‘Comfort ye, comfort ye’ we’ll sing, but it’s not just words of comfort which the world urgently needs. We need actions which bring consolation, which make the healing real.

I wept when England won the Women’s Euro 2022, not because I wanted Germany to lose (I felt for their players) but because it was an amazing achievement, because it was women who made it happen, but above all because it lifted everyone’s spirits, mine included, and the country desperately needed that cheer.

But it’s not just what makes the big screen; it’s the millions of deeds which, if they get recorded at all, appear on the small screens of local what’s app groups. It’s people taking provisions to their local food banks; I saw the queues there yesterday, all ages from children to old men needing crutches. I’ll be out there when the rain finally comes and we can replant the trees which didn’t make it through this burning summer drought. When a leader comes who truly promotes greater social justice, I’ll be listening.

It’s not good enough today to say ‘Comfort ye.’ We need to turn the words inside out, as the rabbis always have, and say: ‘Ye – that is you and me – have to make that comfort happen.’ God’s part is to inspire us, guide us and give us the imagination, determination and courage to bring healing to the world.

Where the Messiah is

I know so many people whose lives are driven by the question ‘How can I make the world better?’ They do such different things, they’re teachers, healers, musicians, listeners, bread-bakers; basically they’re truly human beings. They’re driven by the supreme value, chesed, loving-kindness. I only wish they were the ones making the big decisions about the world’s future.

Maybe that’s why I’m drawn over and again to the Talmud’s mysterious vignette about the coming of the Messiah:

‘When will the Messiah come?’ Rabbi Yehoshua ben Levi asks Elijah in one of their many fleeting encounters.

‘Ask him yourself!’ replies the prophet unhelpfully.

‘But where will I find him?’ the rabbi persists.

‘Among the poor and sick at the gates of the great city (Rome, the capital of empire).’

‘And how am I to know which one of those it is?’

‘All the others will be busy taking off their bandages and putting them back on. The one you’re after will take off just one bandage and put it back on quickly thinking “maybe I am needed.”’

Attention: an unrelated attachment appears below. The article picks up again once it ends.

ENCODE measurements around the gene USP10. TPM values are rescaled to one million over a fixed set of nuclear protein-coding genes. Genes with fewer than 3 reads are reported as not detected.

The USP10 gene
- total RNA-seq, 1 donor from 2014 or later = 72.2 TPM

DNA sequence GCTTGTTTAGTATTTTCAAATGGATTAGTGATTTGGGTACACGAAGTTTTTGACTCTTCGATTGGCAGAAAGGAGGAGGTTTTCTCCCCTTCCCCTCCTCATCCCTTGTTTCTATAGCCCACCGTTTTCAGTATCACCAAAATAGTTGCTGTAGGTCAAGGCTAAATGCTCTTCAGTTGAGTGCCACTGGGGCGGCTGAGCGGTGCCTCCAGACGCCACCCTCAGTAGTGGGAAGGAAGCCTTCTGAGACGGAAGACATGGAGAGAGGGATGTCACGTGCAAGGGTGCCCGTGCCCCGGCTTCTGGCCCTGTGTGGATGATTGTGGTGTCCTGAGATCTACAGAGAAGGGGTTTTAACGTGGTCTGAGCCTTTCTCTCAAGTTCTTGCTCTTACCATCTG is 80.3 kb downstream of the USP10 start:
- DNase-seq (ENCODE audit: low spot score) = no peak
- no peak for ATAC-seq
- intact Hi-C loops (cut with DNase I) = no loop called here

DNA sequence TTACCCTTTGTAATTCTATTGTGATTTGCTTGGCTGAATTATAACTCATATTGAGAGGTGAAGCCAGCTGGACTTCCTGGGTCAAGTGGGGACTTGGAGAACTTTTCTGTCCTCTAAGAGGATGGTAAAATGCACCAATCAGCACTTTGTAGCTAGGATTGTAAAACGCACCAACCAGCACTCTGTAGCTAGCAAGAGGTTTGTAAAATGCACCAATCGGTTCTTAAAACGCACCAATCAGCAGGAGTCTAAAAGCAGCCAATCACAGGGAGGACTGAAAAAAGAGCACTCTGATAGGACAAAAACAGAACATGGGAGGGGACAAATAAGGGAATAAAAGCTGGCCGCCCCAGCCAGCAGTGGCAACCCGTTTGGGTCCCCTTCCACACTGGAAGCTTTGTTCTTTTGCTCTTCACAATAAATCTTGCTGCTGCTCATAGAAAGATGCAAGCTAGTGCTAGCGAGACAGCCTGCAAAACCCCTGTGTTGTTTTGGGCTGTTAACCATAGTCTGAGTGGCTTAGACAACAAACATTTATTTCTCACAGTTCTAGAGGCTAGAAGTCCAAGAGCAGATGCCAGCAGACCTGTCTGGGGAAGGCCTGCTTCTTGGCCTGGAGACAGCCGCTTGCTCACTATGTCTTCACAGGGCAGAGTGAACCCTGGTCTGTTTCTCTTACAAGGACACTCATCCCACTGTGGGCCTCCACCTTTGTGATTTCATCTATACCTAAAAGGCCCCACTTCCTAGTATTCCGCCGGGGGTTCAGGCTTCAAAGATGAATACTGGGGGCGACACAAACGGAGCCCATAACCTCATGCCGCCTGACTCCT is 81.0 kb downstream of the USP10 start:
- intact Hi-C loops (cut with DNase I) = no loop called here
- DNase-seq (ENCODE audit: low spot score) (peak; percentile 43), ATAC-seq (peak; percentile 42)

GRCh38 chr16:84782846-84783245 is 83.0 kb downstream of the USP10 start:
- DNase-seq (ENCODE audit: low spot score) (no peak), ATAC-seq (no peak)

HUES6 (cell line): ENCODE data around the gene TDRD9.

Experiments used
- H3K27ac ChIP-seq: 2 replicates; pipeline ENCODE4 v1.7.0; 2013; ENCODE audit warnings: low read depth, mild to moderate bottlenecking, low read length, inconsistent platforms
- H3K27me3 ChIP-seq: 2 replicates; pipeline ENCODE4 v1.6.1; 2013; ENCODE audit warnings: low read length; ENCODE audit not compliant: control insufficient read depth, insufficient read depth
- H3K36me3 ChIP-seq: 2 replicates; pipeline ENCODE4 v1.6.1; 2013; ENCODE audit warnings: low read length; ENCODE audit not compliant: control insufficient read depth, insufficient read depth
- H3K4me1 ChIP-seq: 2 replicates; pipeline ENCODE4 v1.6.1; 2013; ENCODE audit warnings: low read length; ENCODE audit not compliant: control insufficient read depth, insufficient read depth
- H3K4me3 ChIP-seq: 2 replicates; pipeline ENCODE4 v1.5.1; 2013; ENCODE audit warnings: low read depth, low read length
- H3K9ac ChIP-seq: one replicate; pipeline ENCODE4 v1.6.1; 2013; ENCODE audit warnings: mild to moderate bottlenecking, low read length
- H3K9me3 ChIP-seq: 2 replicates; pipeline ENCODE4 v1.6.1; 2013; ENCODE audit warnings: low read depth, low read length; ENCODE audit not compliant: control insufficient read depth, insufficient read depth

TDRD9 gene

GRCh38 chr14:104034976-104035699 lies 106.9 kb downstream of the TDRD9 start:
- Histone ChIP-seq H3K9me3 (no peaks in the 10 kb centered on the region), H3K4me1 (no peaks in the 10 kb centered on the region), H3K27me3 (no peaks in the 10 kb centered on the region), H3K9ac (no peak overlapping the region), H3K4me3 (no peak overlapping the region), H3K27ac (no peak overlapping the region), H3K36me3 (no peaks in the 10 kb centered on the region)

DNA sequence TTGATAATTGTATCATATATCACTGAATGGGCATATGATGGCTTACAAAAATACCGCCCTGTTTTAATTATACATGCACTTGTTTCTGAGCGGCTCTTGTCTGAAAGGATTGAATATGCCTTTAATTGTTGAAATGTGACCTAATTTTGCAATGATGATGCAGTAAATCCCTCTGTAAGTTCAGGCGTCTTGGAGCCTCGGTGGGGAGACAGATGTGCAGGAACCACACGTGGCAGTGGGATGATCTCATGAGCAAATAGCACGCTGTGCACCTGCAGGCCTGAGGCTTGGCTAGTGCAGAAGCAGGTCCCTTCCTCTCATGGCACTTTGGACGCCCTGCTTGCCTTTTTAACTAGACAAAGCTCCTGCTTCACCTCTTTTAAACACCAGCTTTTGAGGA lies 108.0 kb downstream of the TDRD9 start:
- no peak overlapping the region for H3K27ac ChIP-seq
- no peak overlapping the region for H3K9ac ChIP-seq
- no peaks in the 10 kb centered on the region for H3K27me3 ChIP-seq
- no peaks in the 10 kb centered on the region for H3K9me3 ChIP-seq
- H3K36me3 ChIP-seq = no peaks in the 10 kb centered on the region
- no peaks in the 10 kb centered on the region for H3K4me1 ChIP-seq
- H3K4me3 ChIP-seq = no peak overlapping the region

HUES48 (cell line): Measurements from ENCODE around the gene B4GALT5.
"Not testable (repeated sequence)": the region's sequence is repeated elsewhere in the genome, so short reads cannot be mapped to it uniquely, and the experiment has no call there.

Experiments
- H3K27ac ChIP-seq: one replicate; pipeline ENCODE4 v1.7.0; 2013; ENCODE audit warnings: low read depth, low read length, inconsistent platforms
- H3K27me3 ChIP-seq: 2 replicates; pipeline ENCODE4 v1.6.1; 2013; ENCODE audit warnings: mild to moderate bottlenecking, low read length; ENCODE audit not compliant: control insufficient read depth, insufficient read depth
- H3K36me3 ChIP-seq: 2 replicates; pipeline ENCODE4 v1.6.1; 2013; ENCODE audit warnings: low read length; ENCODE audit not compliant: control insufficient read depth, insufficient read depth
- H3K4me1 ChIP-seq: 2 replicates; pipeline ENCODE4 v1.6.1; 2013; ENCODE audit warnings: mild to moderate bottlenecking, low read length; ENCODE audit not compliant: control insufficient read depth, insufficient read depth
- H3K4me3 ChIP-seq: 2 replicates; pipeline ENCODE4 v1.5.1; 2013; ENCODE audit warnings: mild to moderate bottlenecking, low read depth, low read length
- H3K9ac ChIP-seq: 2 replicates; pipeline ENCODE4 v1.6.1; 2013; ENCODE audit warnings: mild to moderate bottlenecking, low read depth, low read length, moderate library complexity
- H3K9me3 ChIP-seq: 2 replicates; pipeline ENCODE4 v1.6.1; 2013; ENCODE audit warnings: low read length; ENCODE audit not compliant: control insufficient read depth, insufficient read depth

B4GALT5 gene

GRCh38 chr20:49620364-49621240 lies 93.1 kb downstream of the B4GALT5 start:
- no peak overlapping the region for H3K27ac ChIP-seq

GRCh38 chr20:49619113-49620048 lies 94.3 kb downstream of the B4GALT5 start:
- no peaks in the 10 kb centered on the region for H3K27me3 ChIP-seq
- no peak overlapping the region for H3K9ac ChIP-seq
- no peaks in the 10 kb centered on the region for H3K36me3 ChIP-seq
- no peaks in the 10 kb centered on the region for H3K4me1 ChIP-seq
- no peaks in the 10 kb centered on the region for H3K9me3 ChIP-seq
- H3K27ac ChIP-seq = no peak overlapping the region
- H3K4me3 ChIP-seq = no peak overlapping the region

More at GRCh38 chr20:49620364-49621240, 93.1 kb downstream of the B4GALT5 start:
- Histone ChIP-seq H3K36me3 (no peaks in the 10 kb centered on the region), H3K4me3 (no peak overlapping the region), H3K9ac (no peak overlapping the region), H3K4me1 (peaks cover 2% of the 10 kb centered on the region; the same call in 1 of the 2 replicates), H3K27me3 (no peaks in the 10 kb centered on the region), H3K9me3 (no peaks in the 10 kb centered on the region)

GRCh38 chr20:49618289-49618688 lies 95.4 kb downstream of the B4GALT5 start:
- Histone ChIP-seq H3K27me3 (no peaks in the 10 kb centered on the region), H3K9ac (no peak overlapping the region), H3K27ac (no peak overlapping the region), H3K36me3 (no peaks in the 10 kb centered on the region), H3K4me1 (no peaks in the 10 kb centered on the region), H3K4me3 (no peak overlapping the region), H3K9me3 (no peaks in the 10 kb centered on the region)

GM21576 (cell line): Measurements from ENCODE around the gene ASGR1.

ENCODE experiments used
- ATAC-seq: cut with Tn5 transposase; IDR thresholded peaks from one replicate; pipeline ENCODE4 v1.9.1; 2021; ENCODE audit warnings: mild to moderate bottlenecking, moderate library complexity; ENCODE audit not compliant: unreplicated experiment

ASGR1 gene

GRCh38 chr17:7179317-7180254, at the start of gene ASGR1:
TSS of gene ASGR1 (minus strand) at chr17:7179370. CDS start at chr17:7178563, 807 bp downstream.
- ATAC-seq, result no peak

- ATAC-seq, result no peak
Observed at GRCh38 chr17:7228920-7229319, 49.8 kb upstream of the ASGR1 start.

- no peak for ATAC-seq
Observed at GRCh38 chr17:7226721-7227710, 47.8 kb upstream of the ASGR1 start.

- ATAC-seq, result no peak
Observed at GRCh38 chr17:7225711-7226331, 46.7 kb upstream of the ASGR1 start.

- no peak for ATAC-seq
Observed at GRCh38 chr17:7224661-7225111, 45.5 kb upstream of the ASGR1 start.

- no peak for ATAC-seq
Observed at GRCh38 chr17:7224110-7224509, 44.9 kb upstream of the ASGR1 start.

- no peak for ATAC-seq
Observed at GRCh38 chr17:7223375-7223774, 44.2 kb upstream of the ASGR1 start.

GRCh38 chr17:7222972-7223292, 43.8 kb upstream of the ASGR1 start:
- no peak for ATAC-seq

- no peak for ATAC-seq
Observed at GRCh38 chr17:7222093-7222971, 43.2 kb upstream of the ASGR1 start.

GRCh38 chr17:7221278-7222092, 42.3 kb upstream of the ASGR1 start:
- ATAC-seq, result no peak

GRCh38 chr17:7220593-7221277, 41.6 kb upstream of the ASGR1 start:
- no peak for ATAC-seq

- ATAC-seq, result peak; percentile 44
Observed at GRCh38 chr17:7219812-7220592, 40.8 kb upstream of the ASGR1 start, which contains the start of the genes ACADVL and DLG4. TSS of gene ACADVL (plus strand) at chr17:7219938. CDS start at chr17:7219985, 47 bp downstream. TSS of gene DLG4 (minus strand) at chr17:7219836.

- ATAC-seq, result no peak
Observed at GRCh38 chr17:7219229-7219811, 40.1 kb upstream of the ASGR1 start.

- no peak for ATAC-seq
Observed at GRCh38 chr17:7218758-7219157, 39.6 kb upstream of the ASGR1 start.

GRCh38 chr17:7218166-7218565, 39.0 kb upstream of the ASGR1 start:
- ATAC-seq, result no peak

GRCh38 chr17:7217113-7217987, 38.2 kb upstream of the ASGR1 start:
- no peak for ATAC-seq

I admire people who don’t just bemoan the world’s ills but look at the wounds and say maybe I’m needed to help make things better.

Today is the new moon of the month of Av, the first half of which culminates in Tisha B’Av, the bleak fast of the Ninth, commemorating the destruction of both temples in Jerusalem. But the day is also in a small way a festival because, according to tradition, it’s when the Messiah is born. Out of destruction comes hope, out of anguish the commitment to heal.

The nine days before Tisha B’Av are characterised by a lot of don’t do’s: one conducts less business transactions; one doesn’t build for cheerful reasons like making a wedding canopy for one’s children or creating anything beautiful or grand; one doesn’t plant pleasure gardens with shaded walks for royals to relax…(Orach Chaim 551:2, Joseph Caro’s 16th century code of law).

But, the rule continues, ‘if your wall looks like falling you’re allowed to rebuild it.’ In other words, we stop trying to make fun new things and concentrate on repairing what’s broken in the world.

Everyday I read reports about people who do just that, who reach remote villages unserved by roads and bring vaccines; who teach healthcare to local women who become regional nurses for hundreds of square miles; who advise on animal welfare to families dependent on the labour of their donkey. I learn about children born in virtual destitution who become impassioned visionaries transforming the lives of their communities and role-models for the wealthier world, showing them what can and should be done. It’s humbling and greatly motivating.

Returning to the Talmud, Rabbi Yehoshua ben Levi travels magically back from the great city to resume his dialogue with Elijah:

‘Did you find him?’

‘Yes.’

‘What did he say?’

‘He promised to come this very day, but he’s failed to show up!’

‘You’ve misunderstood,’ Elijah explains. ‘What he actually said was: “This very day if you listen to God’s voice.”’

I don’t believe in one single personal messiah who’ll save the whole world. But I do firmly believe that there’s a portion of the messiah within each of us, challenging us with the question ‘Maybe you’re needed?’ There’s only one answer, ‘Yes, this very day!’

Every one of us is needed. Across the world lots of walls look like falling and we’re all required to help rebuild them.

Longing for the sound of raindrops!

A thing I love is the sound of running water, not always or everywhere, not like our first night in our new house twenty years ago when our daughter woke us calling ‘Mummy, mummy, it’s raining in my bed,’ and we found a torrent from a leaked pipe streaming down the walls. But I love the sound of rainfall at the close of a summer day and the songs of small streams that calm the mind as if they flowed through the soul.